The raw and unpredictable nature of the African continent provides many challenges. The cycling terrain includes sandy corrugated roads switch-backing out of a river gorge or thick red muds that cake your drive train. Other days the tarmac is like black silk. The climate provides extremes of wind, rain, heat and cold, from the sweltering humidity of Lake Malawi to brisk starry skies of the Nubian Desert. Participants and their equipment
must be prepared for anything and everything. Cultural discrepancies create different obstacles; learning new languages, calculating exchange rates, adjusting your digestive system to bizarre foods or trying to comprehend the practices of another religion. Being physically fit or technically prepared are great assets, but ultimately it is the mentally strong who succeed.
Although Tour d’Afrique facilitates the experience, the true adventure depends on the spirit of the individual. There are opportunities to climb Mt. Kilimanjaro, take a safari through the Serengeti, paddle the Zambezi or sand board in the Namibian dunes, but often the most memorable moments take place far from the tourist hubs. For some it may be as simple as sharing a cup of chai and a conversation with the elders of a remote village. Others thrive on the smiles of children while volunteering to teach an English lesson at an impoverished school house. African music is what stirs my soul.
One night in Zambia I was retiring to my tent but I could hear the faint rhythm of drums from off in the distance. Knowing I couldn’t sleep listening to it decided to seek it out. I found a path leading through the dark forest and as I followed it the music got louder. I could hear laughter, chanting and random whistle blasts driving the tempo. The scene was a small village nestled among baobabs and acacias. There was fire, vats of chibuku, clouds of Malawi cob, and men, women and children all in celebration. As the only mzungu I quickly drew attention to myself. The people were incredibly hospitable. They were reluctant to let me play the drums, but then were quite taken back when I started to rip syncopated Afro-Cuban beats off their homemade Ngoma’s. Before I offended the village percussionists I gave up the drums and took to dancing. With my eyes closed I stomped and spun around the fire, until I was approached by a man who spoke perfect English. He informed me that they villagers had prepared something special for me. The music changed and four women in white robes with faces painted white emerged from the darkness and started dancing around me.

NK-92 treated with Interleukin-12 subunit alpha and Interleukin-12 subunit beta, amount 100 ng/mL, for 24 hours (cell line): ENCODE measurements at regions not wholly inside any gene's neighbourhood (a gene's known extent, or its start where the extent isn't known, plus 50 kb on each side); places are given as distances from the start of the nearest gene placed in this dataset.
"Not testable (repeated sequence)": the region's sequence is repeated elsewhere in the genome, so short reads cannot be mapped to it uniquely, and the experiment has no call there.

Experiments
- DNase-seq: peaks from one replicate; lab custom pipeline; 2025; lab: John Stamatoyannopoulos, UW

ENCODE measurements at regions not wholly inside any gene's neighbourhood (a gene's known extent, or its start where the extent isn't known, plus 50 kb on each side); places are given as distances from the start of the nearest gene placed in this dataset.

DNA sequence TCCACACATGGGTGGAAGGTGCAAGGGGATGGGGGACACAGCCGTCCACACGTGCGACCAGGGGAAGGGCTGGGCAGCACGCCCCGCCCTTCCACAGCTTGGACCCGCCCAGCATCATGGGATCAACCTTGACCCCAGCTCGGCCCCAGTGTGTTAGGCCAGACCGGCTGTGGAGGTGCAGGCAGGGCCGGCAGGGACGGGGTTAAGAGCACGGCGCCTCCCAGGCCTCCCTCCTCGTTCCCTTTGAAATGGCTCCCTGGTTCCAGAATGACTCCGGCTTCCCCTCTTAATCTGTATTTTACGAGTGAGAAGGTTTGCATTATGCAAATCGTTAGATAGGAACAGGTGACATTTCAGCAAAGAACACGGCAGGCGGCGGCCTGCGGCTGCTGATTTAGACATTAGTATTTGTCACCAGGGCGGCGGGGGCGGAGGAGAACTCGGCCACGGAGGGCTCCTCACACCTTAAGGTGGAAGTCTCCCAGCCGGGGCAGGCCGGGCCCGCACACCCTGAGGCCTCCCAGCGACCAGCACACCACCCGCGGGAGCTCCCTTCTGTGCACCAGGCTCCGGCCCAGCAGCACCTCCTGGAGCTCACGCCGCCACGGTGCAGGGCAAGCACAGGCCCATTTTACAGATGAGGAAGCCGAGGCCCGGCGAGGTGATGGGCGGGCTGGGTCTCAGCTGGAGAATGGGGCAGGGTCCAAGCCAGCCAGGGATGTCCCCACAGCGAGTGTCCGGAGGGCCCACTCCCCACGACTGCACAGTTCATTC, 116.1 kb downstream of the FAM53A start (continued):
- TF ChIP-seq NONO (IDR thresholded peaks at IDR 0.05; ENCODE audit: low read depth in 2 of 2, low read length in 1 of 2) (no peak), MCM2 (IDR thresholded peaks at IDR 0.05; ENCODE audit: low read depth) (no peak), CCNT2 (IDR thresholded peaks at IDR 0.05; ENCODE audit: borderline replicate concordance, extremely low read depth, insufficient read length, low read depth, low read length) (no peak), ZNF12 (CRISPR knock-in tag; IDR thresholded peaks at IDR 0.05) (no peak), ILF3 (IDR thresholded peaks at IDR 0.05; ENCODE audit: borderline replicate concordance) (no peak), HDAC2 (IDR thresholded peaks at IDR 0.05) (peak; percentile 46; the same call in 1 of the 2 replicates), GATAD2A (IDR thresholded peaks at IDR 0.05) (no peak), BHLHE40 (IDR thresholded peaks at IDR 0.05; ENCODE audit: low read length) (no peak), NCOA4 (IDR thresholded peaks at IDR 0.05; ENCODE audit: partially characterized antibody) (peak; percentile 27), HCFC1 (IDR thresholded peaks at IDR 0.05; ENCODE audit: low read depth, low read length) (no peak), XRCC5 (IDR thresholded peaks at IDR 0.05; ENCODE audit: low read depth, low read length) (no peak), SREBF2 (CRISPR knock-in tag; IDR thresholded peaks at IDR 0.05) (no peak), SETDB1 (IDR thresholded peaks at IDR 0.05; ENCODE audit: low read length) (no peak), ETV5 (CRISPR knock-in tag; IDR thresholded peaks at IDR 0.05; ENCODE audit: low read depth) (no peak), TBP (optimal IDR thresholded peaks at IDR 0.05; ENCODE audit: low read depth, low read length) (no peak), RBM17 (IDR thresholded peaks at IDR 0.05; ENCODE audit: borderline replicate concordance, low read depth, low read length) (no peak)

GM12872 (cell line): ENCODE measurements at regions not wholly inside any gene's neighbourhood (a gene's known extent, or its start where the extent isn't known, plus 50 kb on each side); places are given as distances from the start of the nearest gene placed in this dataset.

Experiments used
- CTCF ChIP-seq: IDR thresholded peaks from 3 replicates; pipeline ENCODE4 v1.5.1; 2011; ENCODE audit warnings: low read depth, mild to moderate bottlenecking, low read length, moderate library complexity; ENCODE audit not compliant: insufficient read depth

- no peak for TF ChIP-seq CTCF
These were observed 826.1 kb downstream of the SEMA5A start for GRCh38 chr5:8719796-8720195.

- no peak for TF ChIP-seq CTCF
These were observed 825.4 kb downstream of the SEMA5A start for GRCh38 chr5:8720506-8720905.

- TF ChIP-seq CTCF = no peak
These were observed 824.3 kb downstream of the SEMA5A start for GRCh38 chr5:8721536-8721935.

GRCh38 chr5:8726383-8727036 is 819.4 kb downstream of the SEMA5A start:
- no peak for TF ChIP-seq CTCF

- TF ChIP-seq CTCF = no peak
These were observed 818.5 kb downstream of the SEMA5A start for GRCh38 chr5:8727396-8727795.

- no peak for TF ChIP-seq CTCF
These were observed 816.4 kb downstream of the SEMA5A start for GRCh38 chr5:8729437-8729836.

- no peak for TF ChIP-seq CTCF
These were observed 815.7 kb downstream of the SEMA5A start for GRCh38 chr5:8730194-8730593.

Shortly after that I politely thanked the elders and excused myself. If I stayed any longer I was afraid I might go home married. Although the international language of music is what forged my initial bond, to experience a foreign culture you must remove all inhibitions and immerse yourself.